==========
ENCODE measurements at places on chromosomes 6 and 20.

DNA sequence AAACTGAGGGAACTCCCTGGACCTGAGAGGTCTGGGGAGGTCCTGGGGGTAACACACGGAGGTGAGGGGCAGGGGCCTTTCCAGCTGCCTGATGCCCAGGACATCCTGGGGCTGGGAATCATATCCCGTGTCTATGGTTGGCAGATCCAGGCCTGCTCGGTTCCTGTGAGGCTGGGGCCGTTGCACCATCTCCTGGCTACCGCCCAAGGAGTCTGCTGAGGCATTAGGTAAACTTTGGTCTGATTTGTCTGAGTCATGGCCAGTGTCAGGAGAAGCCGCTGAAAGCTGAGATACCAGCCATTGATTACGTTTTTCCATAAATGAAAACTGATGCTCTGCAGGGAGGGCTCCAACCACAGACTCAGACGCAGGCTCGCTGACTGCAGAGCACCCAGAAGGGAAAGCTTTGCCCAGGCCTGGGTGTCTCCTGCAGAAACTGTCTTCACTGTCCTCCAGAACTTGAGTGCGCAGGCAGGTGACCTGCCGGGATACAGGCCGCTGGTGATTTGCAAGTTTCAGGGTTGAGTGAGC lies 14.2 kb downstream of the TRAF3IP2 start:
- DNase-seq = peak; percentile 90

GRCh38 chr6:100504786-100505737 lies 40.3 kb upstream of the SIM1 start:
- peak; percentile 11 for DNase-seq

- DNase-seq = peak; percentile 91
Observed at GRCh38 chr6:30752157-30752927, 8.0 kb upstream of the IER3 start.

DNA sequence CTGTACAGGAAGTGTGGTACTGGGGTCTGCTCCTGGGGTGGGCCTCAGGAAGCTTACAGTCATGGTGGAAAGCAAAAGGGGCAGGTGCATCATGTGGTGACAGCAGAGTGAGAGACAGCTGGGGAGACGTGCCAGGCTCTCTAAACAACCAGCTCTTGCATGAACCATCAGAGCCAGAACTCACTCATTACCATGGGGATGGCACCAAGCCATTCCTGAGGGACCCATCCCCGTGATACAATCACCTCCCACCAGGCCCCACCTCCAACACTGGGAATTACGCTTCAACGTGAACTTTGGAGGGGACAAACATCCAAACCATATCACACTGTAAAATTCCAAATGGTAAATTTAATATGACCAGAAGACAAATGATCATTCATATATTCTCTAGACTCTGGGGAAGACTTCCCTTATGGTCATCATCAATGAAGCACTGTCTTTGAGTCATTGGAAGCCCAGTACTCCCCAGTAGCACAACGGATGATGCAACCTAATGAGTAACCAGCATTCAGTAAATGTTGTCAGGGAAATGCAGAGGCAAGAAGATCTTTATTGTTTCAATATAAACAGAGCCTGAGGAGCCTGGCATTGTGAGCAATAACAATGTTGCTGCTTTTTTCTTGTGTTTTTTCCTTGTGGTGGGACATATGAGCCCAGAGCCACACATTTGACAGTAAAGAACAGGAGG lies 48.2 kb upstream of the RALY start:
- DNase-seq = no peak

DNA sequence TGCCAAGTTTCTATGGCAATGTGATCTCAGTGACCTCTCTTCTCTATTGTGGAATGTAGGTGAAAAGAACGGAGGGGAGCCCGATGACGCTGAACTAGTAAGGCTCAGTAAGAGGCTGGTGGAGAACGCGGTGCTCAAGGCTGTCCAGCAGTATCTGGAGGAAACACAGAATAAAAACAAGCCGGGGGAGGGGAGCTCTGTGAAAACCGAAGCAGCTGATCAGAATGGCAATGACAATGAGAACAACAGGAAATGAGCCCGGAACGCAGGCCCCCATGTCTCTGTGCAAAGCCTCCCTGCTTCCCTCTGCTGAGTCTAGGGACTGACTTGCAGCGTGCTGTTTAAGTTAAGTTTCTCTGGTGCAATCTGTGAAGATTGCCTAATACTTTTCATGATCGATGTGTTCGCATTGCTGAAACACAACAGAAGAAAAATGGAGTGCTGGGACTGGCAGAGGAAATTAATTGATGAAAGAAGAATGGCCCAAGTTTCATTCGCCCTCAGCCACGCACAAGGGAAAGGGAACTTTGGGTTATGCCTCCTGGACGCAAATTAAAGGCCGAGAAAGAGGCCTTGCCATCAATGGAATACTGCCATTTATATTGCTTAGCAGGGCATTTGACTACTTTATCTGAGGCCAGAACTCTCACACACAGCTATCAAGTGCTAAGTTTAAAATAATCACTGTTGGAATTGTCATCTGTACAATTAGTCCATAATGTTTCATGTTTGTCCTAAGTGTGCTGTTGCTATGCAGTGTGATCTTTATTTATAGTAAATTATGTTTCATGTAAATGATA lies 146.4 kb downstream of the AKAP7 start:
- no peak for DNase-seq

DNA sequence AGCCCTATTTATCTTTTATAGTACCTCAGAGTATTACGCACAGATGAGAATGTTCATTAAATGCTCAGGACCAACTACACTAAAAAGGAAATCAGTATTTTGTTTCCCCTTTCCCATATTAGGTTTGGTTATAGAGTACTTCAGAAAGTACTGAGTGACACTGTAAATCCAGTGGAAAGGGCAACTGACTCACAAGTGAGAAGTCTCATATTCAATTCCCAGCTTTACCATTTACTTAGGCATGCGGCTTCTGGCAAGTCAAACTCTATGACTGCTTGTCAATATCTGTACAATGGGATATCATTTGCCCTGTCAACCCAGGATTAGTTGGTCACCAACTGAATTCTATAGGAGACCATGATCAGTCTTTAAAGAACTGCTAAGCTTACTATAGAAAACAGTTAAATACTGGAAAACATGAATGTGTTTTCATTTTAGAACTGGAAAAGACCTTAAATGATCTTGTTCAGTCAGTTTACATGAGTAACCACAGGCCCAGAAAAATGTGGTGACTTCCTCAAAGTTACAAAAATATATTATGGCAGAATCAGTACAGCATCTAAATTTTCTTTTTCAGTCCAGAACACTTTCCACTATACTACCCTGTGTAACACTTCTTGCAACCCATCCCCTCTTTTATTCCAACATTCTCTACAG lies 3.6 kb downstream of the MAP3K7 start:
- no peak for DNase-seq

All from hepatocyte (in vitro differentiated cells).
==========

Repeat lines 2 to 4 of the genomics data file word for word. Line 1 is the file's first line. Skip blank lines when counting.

DNA sequence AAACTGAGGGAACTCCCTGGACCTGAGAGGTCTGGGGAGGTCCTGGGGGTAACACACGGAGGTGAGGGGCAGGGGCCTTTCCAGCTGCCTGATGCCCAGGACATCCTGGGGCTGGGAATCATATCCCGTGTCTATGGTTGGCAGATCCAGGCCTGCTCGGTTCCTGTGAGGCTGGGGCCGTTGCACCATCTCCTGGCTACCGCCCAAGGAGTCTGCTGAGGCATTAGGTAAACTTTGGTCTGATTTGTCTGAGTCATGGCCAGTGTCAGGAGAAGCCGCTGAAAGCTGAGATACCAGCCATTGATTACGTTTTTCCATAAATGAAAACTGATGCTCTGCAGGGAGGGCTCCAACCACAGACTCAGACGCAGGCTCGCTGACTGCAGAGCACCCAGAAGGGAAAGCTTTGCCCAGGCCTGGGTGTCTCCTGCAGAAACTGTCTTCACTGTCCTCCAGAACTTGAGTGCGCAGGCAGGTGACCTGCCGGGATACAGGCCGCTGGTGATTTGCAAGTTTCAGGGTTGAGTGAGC lies 14.2 kb downstream of the TRAF3IP2 start:
- DNase-seq = peak; percentile 90

GRCh38 chr6:100504786-100505737 lies 40.3 kb upstream of the SIM1 start: